Ex-Obama officials join forces to fight Trump on science budget cuts
Former staff members from President Barack Obama’s science office are fanning out, finding jobs in academia, at nonprofit groups and elsewhere, but they continue to work together, largely behind the scenes. This science diaspora, as one former staff member called it, is ready to push forward on the ambitious science-related agendas of the previous administration and to defend against the attacks on science emanating from the new White House.
“There was a pretty explicit sense of community-building as people walked out the door,” said Kumar Garg, who served as a senior adviser inside Obama’s Office of Science and Technology Policy (OSTP). “People have this really strong sense of mission that they want to carry forward.”
OSTP is housed inside the Eisenhower Executive Office Building, next to the White House and is part of the executive branch. Its director — John Holdren under Obama but among the unfilled positions in the Trump administration — traditionally also serves as the science adviser to the president. OSTP offers up technical expertise on a wide range of issues, helps the president launch science-related initiatives, and in general serves as the science-and-technology support system for much of the government.
Arguably, OSTP just wrapped up its most influential eight-year period since the science adviser’s early days under Presidents Dwight D. Eisenhower and John F. Kennedy. (OSTP was officially formed by statute in 1976, although other similar offices preceded it.) Phil Larson, who focused on space exploration issues at OSTP under Obama for five years before leaving for SpaceX and now the University of Colorado, said the way Obama and Holdren emphasized science and technology left a mark on those who worked there.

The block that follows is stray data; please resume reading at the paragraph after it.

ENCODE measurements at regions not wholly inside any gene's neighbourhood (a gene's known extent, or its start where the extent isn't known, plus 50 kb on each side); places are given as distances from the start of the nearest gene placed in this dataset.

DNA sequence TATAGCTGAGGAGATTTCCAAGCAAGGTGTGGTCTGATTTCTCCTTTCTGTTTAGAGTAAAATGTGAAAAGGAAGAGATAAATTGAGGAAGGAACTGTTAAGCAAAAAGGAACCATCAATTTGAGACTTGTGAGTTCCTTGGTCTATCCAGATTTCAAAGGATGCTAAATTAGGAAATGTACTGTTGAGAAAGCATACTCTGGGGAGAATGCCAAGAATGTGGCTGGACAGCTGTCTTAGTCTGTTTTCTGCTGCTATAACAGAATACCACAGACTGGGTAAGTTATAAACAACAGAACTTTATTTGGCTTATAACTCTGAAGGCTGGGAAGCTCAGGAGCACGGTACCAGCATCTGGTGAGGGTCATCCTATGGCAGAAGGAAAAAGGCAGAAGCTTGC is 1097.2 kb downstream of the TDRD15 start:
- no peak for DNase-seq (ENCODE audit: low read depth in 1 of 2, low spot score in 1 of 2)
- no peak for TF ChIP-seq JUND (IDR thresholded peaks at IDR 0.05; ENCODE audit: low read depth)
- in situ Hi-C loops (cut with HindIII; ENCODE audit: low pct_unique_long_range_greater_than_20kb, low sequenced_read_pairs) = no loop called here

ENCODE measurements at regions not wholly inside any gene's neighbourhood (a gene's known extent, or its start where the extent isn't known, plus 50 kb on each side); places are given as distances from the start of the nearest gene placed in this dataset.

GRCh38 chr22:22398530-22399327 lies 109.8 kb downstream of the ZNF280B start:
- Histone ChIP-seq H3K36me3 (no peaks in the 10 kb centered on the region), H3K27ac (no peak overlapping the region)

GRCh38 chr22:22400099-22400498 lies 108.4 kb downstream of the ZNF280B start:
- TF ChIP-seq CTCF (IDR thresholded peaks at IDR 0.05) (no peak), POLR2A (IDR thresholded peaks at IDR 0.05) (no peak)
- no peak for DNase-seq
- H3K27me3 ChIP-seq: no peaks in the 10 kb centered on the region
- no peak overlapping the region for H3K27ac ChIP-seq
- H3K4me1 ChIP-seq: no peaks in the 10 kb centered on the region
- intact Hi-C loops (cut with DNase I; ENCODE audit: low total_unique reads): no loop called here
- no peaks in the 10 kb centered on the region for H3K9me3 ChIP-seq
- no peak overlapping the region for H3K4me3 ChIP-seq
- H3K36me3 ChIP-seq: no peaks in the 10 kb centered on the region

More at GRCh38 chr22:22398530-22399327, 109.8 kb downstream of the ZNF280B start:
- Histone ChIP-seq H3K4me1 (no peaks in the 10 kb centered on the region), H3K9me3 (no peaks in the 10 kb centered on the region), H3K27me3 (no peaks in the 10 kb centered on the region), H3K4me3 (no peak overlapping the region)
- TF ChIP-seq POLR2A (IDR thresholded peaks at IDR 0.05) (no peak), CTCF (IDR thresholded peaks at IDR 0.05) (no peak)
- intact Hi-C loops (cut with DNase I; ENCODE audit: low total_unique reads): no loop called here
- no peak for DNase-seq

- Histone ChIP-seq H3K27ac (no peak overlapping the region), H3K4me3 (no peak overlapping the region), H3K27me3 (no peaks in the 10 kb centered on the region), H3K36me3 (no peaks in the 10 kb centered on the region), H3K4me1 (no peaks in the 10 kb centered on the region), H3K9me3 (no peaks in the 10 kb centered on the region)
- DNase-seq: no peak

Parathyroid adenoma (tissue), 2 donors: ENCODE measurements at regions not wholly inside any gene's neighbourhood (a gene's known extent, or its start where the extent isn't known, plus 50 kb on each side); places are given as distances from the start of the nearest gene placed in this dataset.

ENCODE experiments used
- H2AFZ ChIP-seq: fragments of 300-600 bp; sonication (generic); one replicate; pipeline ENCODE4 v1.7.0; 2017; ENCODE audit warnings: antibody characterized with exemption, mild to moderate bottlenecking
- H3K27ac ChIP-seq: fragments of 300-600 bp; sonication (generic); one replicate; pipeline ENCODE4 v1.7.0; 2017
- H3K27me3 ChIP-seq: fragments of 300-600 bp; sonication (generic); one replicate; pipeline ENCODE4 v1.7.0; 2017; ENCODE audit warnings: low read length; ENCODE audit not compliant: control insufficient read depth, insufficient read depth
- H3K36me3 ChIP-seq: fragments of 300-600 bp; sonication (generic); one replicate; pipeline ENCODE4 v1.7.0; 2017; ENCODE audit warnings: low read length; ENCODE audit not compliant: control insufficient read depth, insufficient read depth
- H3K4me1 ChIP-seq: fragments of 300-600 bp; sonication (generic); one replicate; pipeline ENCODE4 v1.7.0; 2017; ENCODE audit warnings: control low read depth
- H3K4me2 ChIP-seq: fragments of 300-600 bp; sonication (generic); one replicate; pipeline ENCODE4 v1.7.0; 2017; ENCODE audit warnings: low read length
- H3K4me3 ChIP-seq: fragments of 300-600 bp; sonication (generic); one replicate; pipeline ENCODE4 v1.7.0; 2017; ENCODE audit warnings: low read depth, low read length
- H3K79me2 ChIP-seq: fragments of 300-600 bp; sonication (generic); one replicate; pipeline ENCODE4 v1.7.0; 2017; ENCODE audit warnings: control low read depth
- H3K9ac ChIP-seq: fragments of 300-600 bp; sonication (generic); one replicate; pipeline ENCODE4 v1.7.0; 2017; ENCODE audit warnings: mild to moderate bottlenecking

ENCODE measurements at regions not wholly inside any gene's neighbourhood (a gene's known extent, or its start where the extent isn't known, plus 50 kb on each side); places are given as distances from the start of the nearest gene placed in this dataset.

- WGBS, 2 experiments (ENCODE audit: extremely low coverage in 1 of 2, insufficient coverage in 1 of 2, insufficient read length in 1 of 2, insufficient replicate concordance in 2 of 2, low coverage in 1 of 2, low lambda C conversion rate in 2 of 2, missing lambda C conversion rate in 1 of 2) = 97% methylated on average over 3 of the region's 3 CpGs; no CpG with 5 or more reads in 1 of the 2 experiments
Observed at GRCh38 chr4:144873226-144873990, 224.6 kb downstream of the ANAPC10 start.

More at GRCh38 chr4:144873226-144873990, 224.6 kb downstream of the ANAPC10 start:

“Their time at OSTP, specifically under President Obama and Dr. Holdren, galvanized a whole new kind of passion from them, because they saw it being paid attention to at the highest levels,” he said.
But after Donald Trump’s election, it became clear that science would not have such a prominent seat at the table. OSTP staff members decided to form a phalanx of science- and tech-friendly experts and policy wonks. The coalition is informal — they stay in touch via Facebook and Google groups and lines of communication they established before heading out the door.
“A position at White House OSTP means that you have developed a pretty amazing network,” said Cristin Dorgelo, who served as chief of staff under Holdren.
Most of OSTP left when the administration turned over, with a staff that peaked around 140 people now down to a much more bare-bones cohort. (OSTP would not divulge the exact number on staff.)
The former staff members aim to push forward on STEM — science, technology, engineering and mathematics — efforts, and they consider themselves on call to help where needed.
“I can check in and say, ‘Here’s a little bit of a fire drill, who is interested?’ ” Garg said.